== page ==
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By Greg Smith

Harry Reid may go down as the man who killed judicial review. By instituting what was known as the “nuclear option” he has begun a partisan arms race that should leave Republicans planning a response that would blunt both the ability of politicians to appoint loose constructionists, and judges to replace the Constitution with their personal opinions.

Nowhere does the Constitution give the courts the right to judicial review of laws for constitutionality. The only mention of courts in the Constitution provides for a supreme court. Judicial review was a right assumed by the Supreme Court 14 years after the Constitution was approved, thus it can be altered or removed with a law of a single sentence.

Senate rules, until changed by Senate Majority Leader Harry Reid, required at least 60 votes to close debate and allowed a vote on federal judges nominated by the president. During the Bush years Democrats used this requirement to their full advantage, not allowing votes on judges to whom they wanted to keep off the federal judiciary. Republicans, who then held the Senate threatened Democrats with a rule change so they could vote with a simple majority. Democrats protested this idea as an affront to the dignity of the Senate, Republicans never implemented the threat.

In 2013 the two parties were each in the opposite position, Democrats went through with the rule change they had previously assailed. This was a tactical victory for Democrats who want complete latitude to place judges on the federal bench, and some judges who believe the ends justifies the means. It will prove to be a strategic blunder if Republicans retaliate in the future.

No occasion of a judge ignoring the democratic process is more memorable than in the case of Proposition 209, a voter referendum approved by 54% of California voters in 1996, the principal wording of which said “The state shall not discriminate against, or grant preferential treatment to, any individual or group on the basis of race, sex, color, ethnicity, or national origin in the operation of public employment, public education, or public contracting.”

A color-blind society should aspire to this level of equality.

Soon after passage Chief U.S. District Judge Thelton Henderson issued a temporary injunction against enforcement of Prop 209 saying it was likely to be found in conflict with the 14th Amendment. Now, the 14th Amendment contains the following: “No State shall make or enforce any law which shall abridge the privileges or immunities of citizens of the United States; nor shall any State deprive any person of life, liberty, or property, without due process of law; nor deny to any person within its jurisdiction the equal protection of the laws.” This is known as the Equal Protection Clause in the 14th Amendment, which doesn’t mention race or gender. It did not need to.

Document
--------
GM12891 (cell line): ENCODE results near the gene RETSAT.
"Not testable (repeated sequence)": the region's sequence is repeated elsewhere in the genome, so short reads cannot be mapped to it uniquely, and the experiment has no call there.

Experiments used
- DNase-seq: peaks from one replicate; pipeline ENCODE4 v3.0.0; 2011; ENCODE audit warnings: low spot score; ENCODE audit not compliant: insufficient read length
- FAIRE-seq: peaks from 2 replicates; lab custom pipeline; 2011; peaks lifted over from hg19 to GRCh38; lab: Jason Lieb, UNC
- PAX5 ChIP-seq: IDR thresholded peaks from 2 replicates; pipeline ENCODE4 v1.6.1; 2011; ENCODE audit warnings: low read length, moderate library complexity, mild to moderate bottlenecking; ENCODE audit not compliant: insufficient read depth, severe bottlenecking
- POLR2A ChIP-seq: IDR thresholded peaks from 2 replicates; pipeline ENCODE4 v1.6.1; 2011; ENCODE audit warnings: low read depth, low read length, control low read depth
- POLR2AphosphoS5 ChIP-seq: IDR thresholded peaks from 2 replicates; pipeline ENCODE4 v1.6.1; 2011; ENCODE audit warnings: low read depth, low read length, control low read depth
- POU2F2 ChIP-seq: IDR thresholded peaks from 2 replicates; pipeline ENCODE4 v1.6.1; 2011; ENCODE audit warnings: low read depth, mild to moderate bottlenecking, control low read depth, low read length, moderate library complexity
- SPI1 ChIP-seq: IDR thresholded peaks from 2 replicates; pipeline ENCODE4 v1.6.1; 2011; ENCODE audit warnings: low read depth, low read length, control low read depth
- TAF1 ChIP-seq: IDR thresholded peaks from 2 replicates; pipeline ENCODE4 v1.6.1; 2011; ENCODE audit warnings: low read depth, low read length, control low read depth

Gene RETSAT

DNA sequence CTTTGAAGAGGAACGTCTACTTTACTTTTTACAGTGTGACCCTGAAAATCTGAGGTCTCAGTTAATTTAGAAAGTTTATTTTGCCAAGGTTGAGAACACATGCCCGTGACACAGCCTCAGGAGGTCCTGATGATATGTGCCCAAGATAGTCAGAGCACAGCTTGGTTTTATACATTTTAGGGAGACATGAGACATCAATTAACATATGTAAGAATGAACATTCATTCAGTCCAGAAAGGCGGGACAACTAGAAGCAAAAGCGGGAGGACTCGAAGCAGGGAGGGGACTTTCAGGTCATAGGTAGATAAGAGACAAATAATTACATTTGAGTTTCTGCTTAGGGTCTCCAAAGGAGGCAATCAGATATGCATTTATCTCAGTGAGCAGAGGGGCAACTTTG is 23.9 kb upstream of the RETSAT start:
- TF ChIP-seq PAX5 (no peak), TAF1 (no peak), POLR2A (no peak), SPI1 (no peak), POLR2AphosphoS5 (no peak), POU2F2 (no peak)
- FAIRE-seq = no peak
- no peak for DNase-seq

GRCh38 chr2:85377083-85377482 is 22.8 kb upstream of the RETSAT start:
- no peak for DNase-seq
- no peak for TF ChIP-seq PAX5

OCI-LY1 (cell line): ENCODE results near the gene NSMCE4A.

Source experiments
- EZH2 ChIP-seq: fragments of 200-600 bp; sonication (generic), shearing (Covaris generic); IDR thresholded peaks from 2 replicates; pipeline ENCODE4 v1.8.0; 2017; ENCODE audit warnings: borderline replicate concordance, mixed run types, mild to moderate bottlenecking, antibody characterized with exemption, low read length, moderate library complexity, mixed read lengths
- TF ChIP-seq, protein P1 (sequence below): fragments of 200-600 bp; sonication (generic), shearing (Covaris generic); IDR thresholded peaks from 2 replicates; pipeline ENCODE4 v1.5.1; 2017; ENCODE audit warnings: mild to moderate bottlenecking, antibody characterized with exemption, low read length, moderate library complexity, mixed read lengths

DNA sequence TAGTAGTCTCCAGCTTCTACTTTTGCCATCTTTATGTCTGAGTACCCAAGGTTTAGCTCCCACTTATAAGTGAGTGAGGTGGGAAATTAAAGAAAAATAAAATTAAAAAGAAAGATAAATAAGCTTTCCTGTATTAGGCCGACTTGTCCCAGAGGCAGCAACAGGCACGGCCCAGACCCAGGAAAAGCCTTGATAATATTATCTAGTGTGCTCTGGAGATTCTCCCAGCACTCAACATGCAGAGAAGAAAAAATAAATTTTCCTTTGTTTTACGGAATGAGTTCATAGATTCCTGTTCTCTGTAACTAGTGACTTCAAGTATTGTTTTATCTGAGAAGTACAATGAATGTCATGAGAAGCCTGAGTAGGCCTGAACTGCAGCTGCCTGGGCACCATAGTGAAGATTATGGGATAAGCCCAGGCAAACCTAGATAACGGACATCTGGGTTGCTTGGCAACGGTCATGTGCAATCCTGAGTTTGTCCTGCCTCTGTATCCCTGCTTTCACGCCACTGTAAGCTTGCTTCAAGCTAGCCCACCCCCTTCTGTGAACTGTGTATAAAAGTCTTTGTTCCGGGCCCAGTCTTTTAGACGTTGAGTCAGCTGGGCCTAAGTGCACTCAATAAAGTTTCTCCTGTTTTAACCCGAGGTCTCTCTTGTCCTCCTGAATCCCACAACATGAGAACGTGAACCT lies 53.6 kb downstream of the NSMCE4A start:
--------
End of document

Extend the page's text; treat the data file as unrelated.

According to an article on cnn.com Henderson wrote in his order: “Courts must look beyond the plain language of an enactment.” Exactly the problem. If judges look beyond what is actually written in the laws and Constitution they can find any right or prohibition they desire, negating the very Constitution they swear to uphold.

Judicial oversight should be a good thing, and for about 160 years, it was. Courts closely followed the Constitution and protected citizens when those who governed strayed beyond their rights. No more. Judges to an astonishing degree think themselves the arbiter of good and bad, like some type of robed superheroes regularly installing their personal opinions disguised – poorly – as legal arguments.

This is not an argument against judicial review. A judge simply following the Constitution as it is written is a bulwark against tyranny and a friend of freedom. A judge overriding the democratic process is tyranny itself. Citizens of all political outlooks should agree this enfeeblement of the peoples’ power be slapped down like a rabid dog.

This is an argument against judges making up law where none exist. It is against unelected judges who think they know best ignoring the democratic process on which this nation was built. A judge has no right to institute what he or she thinks is right in place of what is constitutional. The judiciary today has crossed that line too many times to be left in place without either a major overhaul of process or personnel.

A higher court eventually reversed Henderson’s injunction against Prop 209, allowing it to take effect. Opponents of Prop 209 predicted it would have a enormously deleterious impact on minorities in the state university system. So how bad was it? According to a report by the National Association of Scholars in the ensuing eight years after Prop 209 minority enrollment and graduation rates had both increased.

The reason is simple: California voters put the kibosh on social engineering which had previously made choices based on perceived fairness, not on the needs of the individual, proving the most efficient and effective system of allocation is the market, not the magistrate.

Americans no longer have the respect for the courts they had when FDR tried to pack the Supreme Court in 1937, but court packing is still not the answer. The courts need an overhaul and if Republicans were willing to do this fairly and quickly, they would do themselves, the nation, and even the courts a favor. ©

Greg Smith is a freelance writer and political consultant who lives in Bantam, CT. His blog is found at http://www.betterfatthanfascist.com.